Start with a recognizable line of text, followed by orders and so on. By using a parser it is fairly simple to get that data into a machine-usable form. Output is again text, and writing text is even simpler than parsing.

The biggest down-side is that nowadays, people don't play PBM or PBEM (play by (E-)Mail) games any more.

I'm thinking there will be problems with character encoding and spam filters. Then you'd need to get people to input their servers and support both pop and imap (probably possible with some library I guess). Personally I would not be that keen to play a game that required all this.

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PostPosted: Wed Feb 27, 2013 10:44 am 
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Play-by-email games are a relic, really. The same effect can be done even by PHP. For example, someone enters their orders, it is saved (flat file, database, whatever) and processed at a specific time, or whenever the opponent is ready to enter their own orders.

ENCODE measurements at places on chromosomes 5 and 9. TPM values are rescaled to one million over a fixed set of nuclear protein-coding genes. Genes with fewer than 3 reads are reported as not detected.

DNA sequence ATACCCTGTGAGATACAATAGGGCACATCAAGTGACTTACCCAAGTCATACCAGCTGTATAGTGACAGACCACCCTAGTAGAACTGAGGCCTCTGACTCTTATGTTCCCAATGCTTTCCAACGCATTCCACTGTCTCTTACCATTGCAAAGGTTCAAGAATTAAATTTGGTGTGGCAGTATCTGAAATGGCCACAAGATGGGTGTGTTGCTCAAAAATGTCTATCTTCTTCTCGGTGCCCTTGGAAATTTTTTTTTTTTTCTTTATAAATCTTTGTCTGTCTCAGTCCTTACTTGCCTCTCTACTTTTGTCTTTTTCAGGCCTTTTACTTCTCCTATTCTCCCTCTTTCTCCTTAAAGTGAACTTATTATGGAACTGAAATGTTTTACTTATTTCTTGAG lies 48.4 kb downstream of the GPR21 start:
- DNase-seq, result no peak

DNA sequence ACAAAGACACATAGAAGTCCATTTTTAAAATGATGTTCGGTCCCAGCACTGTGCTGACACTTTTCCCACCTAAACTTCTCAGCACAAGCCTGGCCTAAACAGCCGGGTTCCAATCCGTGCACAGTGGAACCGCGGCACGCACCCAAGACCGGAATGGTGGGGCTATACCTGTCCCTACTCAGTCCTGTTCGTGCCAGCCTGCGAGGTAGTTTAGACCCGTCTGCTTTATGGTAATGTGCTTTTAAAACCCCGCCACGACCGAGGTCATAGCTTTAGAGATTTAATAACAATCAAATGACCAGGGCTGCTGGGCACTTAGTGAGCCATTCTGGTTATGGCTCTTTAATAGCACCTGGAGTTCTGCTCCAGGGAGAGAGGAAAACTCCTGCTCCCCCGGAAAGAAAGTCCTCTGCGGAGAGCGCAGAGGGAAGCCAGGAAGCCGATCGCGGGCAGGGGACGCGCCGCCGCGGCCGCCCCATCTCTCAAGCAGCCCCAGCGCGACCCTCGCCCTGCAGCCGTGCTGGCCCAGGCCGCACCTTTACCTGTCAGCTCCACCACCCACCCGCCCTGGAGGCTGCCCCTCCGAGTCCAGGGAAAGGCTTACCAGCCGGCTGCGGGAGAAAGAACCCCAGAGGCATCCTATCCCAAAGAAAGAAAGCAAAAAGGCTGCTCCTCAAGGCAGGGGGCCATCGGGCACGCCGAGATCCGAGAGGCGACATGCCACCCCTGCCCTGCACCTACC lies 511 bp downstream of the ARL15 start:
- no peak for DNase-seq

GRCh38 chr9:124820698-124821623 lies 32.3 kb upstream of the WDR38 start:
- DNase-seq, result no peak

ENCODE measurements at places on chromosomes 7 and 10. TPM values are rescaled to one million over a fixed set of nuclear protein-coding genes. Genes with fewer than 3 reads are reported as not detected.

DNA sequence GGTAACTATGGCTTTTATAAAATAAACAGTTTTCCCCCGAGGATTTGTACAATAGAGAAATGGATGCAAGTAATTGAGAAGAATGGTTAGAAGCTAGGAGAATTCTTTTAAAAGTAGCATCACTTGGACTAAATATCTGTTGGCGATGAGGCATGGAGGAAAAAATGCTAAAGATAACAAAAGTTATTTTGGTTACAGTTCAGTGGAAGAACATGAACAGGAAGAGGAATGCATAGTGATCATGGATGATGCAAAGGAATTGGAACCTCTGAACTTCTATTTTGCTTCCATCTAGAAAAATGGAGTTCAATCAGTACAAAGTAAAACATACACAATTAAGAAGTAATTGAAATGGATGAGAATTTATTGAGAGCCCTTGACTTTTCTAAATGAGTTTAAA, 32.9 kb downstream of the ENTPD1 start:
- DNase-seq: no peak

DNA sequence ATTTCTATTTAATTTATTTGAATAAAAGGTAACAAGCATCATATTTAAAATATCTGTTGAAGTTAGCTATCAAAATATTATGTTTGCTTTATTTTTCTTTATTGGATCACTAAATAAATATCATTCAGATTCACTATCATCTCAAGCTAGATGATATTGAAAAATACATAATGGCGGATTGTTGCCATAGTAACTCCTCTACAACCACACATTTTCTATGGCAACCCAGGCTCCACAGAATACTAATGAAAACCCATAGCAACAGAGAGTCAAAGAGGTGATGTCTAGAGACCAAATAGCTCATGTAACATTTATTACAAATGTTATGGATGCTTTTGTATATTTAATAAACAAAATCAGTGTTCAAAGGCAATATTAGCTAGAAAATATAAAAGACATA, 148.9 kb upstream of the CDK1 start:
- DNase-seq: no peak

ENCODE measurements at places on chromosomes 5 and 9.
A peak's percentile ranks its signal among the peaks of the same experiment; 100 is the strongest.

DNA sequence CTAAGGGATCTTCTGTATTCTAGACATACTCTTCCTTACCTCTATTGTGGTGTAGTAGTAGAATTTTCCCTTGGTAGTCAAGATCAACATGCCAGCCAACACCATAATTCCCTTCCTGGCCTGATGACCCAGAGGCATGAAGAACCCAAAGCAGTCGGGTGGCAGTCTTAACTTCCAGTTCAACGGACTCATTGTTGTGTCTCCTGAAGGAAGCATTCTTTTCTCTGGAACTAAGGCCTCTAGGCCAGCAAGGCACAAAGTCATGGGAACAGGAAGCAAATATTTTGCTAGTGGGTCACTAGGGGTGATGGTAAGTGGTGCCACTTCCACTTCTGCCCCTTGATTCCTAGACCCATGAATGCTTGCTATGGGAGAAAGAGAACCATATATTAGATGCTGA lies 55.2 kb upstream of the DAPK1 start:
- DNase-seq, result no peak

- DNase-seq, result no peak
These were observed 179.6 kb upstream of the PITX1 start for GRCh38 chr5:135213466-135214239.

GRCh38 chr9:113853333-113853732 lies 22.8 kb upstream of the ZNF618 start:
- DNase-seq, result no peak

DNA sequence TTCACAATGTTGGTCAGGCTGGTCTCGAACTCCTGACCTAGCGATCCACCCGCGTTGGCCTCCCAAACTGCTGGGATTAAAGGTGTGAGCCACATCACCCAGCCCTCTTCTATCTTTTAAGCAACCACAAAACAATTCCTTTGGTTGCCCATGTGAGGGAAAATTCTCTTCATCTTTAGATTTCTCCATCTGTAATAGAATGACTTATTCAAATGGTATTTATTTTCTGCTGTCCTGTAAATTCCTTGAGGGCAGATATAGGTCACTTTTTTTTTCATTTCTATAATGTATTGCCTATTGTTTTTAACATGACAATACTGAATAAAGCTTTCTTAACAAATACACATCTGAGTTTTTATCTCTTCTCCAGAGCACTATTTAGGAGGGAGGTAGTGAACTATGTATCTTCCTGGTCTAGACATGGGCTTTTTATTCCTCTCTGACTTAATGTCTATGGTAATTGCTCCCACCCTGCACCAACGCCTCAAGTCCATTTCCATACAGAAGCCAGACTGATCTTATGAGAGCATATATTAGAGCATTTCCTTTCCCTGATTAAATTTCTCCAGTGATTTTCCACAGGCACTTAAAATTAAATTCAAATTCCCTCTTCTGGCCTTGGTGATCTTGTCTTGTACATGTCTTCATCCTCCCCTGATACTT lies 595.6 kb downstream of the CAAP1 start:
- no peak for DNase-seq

You could even supplement that with email notifications if you really wanted.

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PostPosted: Thu Feb 28, 2013 7:59 pm 
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If you're feeling ballsy I'd say shoot for HTML5 + JavaScript, throw some Ajax into the mix, and you'll be able to create a fully featured multi-platform experience. HTML5 canvas renders pretty nicely when done right. PHP and Ajax are quite simple once you wrap your head around it.

Some problems you're going to run into:
You can only achieve game stable frame rates with newer up to date browsers.
Each browser works slightly different and will return different errors, so test each one often.
Don't forget to use a delta timer.
Research each devices, some mobile browsers have weird things going on in there.
If you're like me you might endup trying to make a framework with everything you can do in canvas.
People don't like emails. :P